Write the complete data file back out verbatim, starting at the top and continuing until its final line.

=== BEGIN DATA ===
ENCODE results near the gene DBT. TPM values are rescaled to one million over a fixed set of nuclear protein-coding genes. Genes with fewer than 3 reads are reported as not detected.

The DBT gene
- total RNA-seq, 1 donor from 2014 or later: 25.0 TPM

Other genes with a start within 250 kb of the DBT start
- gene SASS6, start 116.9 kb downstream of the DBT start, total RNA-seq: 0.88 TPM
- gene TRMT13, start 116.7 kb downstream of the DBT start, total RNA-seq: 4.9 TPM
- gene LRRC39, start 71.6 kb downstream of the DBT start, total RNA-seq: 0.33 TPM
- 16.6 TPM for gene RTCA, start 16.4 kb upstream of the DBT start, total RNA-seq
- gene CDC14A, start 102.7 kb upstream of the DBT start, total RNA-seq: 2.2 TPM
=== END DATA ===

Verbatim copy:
ENCODE results near the gene DBT. TPM values are rescaled to one million over a fixed set of nuclear protein-coding genes. Genes with fewer than 3 reads are reported as not detected.

The DBT gene
- total RNA-seq, 1 donor from 2014 or later: 25.0 TPM

Other genes with a start within 250 kb of the DBT start
- gene SASS6, start 116.9 kb downstream of the DBT start, total RNA-seq: 0.88 TPM
- gene TRMT13, start 116.7 kb downstream of the DBT start, total RNA-seq: 4.9 TPM
- gene LRRC39, start 71.6 kb downstream of the DBT start, total RNA-seq: 0.33 TPM
- 16.6 TPM for gene RTCA, start 16.4 kb upstream of the DBT start, total RNA-seq
- gene CDC14A, start 102.7 kb upstream of the DBT start, total RNA-seq: 2.2 TPM